supported by competent evidence, even if the
evidence is conflicting.
State v. Buchanan
, 353 N.C. 332, 336, 543 S.E.2d 823, 826 (2001)
(quoting State v. Brewinston
, 352 N.C. 489, 498, 532 S.E.2d 496,
501 (2000)), cert. denied
, 531 U.S. 1165, 148 L. Ed. 2d 992 (2001).
Both the United States Supreme Court and this Court have held that
Miranda applies only in the situation where a defendant is subject
to custodial interrogation. State v. Gaines
, 345 N.C. 647, 661,
483 S.E.2d 396, 404, cert. denied
, 522 U.S. 900, 139 L. Ed. 2d 177
On the day of the trial, defendant filed a written motion to
suppress any statement taken from defendant after he was in custody
and for which he did not waive his rights. The trial court found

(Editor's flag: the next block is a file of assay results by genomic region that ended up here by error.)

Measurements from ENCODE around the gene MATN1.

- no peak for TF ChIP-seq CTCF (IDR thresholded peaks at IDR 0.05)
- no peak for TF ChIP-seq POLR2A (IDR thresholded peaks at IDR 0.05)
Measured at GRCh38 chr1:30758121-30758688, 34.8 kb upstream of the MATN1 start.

that the conversation at the car between the officers and defendant
was non-custodial and not subject to Miranda
. With respect to thequestions asked of defendant at the Buncombe County Detention
Facility, the trial judge found as follows:
At that time Officer Donahue informed the
Defendant of what is commonly referred to as
his Miranda Rights. Informed him of his rights
to counsel, right to remain silent, statements
he made can be used against him, and his right
to court appointed counsel, if he cannot
afford one, one will be appointed for him. She
then asked him if he had any questions and he
responded that he did not. She stated that she
reached the conclusion that he understood
those rights and began to ask questions
contained and the answers which are contained
on the Driving While Impaired Form, HP-327. At
some point during the interview the Defendant,
Mr. Shelton, exercised his right to silence
and did not answer any further questions.
The trial judge then concluded:
[T]he Defendant was properly advised of his
Miranda Rights and taken to the Buncombe
County Detention Facility. That he made a
knowing waiver after being informed of it and
answered the questions that are answered on
the interview form.